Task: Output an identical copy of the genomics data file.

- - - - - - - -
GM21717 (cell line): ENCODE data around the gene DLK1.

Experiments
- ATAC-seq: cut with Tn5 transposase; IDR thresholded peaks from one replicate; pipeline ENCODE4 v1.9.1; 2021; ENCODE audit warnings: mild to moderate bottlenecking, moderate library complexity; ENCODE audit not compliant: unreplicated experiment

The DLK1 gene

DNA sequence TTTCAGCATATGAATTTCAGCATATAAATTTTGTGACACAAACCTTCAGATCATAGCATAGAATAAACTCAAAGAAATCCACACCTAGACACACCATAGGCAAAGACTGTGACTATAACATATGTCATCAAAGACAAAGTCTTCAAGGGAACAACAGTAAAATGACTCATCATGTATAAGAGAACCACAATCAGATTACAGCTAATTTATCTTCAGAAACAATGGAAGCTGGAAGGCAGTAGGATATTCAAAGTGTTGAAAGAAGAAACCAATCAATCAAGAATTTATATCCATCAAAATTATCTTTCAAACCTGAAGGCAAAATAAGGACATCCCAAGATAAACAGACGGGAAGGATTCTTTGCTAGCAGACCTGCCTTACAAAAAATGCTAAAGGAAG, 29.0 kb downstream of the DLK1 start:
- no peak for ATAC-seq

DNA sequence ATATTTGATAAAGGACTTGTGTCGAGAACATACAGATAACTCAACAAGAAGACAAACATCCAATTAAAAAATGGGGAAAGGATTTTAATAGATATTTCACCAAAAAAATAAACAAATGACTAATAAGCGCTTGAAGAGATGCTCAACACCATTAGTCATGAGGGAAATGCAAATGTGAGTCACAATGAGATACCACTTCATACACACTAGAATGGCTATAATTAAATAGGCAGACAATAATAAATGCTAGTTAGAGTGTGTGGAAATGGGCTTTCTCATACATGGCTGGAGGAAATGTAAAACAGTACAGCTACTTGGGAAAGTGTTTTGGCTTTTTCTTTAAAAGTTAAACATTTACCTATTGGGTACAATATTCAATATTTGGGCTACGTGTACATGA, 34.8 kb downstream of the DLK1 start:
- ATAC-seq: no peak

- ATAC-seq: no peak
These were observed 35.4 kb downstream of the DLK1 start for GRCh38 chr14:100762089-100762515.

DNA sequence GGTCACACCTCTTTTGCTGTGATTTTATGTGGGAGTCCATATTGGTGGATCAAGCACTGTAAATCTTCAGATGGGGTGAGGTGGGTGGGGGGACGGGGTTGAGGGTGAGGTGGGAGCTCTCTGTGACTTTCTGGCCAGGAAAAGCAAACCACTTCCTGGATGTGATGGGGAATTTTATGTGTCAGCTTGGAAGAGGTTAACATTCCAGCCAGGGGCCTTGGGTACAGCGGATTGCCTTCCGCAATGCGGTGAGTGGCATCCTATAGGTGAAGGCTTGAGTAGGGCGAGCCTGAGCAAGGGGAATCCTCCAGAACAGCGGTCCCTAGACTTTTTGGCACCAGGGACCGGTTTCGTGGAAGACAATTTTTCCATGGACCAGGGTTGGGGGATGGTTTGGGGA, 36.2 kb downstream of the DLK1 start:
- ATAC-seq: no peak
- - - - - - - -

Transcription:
GM21717 (cell line): ENCODE data around the gene DLK1.

Experiments
- ATAC-seq: cut with Tn5 transposase; IDR thresholded peaks from one replicate; pipeline ENCODE4 v1.9.1; 2021; ENCODE audit warnings: mild to moderate bottlenecking, moderate library complexity; ENCODE audit not compliant: unreplicated experiment

The DLK1 gene

DNA sequence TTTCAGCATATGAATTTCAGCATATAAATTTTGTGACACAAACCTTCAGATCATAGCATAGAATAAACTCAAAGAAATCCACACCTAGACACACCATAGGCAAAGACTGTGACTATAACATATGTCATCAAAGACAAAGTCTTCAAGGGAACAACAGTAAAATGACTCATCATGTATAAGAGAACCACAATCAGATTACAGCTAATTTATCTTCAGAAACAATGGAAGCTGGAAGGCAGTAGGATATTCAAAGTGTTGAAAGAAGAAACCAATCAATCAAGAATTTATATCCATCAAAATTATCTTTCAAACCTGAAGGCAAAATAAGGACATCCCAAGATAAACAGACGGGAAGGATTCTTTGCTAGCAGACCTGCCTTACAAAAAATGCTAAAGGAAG, 29.0 kb downstream of the DLK1 start:
- no peak for ATAC-seq

DNA sequence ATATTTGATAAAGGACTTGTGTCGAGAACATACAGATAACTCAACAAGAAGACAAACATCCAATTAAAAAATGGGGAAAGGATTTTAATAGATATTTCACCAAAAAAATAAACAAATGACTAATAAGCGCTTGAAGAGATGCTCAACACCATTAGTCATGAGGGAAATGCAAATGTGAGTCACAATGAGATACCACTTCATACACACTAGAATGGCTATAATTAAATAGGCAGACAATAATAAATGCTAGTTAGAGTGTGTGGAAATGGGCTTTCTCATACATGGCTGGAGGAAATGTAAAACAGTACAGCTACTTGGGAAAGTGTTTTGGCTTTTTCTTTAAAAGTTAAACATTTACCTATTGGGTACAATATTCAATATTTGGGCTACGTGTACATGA, 34.8 kb downstream of the DLK1 start:
- ATAC-seq: no peak

- ATAC-seq: no peak
These were observed 35.4 kb downstream of the DLK1 start for GRCh38 chr14:100762089-100762515.

DNA sequence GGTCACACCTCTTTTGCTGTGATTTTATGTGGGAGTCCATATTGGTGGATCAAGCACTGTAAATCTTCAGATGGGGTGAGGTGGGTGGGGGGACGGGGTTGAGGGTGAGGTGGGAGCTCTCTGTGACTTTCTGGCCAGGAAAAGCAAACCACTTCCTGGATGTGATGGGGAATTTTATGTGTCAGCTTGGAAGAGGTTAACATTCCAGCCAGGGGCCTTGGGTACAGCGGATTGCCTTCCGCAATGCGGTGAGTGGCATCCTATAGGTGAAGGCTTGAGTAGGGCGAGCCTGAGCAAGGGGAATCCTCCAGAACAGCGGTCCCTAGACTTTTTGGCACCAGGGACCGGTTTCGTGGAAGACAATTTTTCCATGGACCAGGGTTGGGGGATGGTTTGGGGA, 36.2 kb downstream of the DLK1 start:
- ATAC-seq: no peak